Hatchery chum catch sets new Southeast record

Troll caught chum salmon are fetching around a dollar a pound for fishermen this year. (Photo courtesy of Matt Lichtenstein)
Troll caught chum salmon are fetching around a dollar a pound for fishermen this year. (Photo courtesy of Matt Lichtenstein)

Nine-hundred thousand chum salmon – that was the catch by the purse seine fleet at Crawfish Inlet south of Sitka on Thursday. It looks to be a new record chum catch for a one-day opening in Southeast Alaska.

Crawfish Inlet is a new remote release site for the Northern Southeast Regional Aquaculture Association, or NSRAA. It’s about 40 miles south of Sitka.

This is the second year of fish returning to that location.

NSRAA general manager Steve Reifenstuhl said Thursday’s catch is bigger than any one-day catch on record for the private non-profit’s hatchery at Hidden Falls on the opposite side of Baranof Island.

“At Hidden Falls, and that’s what it’s been compared to prior to the opening, seiners and pilots were both telling me they’d never seen anything like this since Hidden Falls,” Reifenstuhl said. “Their observation was this is better, this looks better. More fish than even Hidden Falls did in its biggest year.”

Huge chum runs at Hidden Falls Hatchery in 1996 and 2000 produced some multi-day openings with catches topping a million fish, but no single-day openings with that large of a catch.

That facility had a record return in 1996 of over four million chum. Crawfish Inlet this year looks like it will top two million, more than three times the forecast of 680,000 fish.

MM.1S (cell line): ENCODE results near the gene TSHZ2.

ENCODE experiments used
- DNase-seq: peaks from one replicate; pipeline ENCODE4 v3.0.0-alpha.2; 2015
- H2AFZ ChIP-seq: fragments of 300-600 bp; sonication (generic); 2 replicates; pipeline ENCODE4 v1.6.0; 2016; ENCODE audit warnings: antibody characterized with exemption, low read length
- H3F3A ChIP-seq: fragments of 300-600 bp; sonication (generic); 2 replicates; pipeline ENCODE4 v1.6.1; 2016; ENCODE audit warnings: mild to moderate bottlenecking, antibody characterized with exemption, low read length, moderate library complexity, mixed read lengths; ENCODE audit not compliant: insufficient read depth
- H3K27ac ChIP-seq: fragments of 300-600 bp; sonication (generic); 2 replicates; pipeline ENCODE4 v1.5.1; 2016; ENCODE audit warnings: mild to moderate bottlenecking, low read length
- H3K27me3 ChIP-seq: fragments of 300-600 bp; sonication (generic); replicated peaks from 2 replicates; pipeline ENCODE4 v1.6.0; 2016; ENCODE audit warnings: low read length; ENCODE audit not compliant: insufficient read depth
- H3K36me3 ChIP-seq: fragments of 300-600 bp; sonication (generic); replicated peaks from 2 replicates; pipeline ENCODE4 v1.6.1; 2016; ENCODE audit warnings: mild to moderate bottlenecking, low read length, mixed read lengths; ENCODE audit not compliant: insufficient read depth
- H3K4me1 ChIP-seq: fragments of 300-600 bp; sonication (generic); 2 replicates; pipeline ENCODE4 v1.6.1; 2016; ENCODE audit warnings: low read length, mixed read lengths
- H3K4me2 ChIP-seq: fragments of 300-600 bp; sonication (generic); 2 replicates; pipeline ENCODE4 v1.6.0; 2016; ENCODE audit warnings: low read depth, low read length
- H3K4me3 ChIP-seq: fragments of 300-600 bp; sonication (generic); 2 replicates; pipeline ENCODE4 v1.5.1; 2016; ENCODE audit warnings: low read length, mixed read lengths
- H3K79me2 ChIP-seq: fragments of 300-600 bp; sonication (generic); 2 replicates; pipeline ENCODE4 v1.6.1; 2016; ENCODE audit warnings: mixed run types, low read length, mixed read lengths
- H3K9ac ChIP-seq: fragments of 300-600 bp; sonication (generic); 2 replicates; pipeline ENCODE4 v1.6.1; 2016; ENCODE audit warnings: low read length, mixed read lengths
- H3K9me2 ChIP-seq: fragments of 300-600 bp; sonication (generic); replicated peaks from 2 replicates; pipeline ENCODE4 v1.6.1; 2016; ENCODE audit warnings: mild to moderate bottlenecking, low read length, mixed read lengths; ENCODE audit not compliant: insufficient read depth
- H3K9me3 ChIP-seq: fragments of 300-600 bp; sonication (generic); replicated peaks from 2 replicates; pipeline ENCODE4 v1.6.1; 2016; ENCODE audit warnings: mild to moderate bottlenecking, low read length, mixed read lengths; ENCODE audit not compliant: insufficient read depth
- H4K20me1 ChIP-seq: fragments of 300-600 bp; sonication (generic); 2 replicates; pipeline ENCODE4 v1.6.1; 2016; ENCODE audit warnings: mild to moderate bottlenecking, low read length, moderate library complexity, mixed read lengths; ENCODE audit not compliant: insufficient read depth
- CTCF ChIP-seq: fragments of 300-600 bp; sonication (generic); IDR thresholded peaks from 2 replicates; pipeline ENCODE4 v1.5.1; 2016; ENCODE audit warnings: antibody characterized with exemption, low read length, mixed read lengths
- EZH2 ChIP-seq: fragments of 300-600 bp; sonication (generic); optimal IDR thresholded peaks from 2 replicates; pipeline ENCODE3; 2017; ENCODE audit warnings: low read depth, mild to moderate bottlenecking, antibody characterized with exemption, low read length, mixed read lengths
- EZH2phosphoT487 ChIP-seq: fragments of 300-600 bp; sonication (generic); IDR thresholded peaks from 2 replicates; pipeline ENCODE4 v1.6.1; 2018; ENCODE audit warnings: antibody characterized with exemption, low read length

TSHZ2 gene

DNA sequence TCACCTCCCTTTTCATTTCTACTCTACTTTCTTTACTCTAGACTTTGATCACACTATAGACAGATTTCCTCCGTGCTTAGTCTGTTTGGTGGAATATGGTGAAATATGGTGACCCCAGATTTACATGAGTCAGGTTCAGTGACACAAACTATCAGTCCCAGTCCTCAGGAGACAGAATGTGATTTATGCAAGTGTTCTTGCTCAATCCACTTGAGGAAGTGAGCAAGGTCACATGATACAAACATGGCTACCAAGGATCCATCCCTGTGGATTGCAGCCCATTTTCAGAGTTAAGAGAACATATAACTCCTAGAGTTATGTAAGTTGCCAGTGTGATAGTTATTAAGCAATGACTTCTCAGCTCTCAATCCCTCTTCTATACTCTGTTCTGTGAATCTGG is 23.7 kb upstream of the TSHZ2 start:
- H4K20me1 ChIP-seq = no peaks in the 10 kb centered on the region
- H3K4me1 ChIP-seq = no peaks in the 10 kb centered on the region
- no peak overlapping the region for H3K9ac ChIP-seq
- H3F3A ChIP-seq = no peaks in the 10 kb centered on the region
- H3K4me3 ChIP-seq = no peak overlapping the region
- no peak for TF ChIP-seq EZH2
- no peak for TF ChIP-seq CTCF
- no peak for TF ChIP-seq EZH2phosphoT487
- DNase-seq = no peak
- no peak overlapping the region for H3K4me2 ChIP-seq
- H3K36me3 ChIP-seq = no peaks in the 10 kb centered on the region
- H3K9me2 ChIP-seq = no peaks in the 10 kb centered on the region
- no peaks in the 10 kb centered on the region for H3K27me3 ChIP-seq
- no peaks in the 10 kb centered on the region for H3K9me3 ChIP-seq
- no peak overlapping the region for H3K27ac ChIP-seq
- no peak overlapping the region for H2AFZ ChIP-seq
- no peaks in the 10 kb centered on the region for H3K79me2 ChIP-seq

“Right now we’re more than double that, we’re at 1.8 million and we’re expecting it to go to 2.1 to 2.3 at this point,” Reifenstuhl said. “So it’s kind of a phenomenon. We are looking at six to seven percent marine survival. We don’t have all the data in yet but it’s definitely a phenomenon.”

Hatcheries aim to have all of a year’s returning fish caught. Some are used to create the next generation. Others are sold to fund the hatchery’s operations, or what’s known as cost recovery fishing.

If there are enough left over, fishing is opened to different gear groups in what’s called a common property fishery. The board of the private non-profit hatchery association voted to have Crawfish Inlet as a priority area for the troll fleet this year and next.

Reifenstuhl said there was no intention to have a seine opening there, let alone two.

“It was all going to be troll fishery, which has been very successful too and then the rest taken for cost recovery,” he said. “But there were so many fish, Silver Bay (Seafoods) who has the contract for the cost recovery decided they were willing to put in a common property fishery and yesterday was the second one and it broke records for Southeast is my understanding.”

That decision by Silver Bay allowed competitors like Icicle and Trident to share in the bumper crop at Crawfish Inlet. Ninety seine boats were fishing last Thursday, making the average catch 10,000 chum per boat.

It’s an economic boost for both the boats that were fishing and the companies processing the fish in a season without a lot of good news. Reifenstuhl said the value of that one day’s catch was over $6 million to the fishing boats and $13 million for the first wholesale.

No other seine openings are expected there this year.

KFSK - Petersburg

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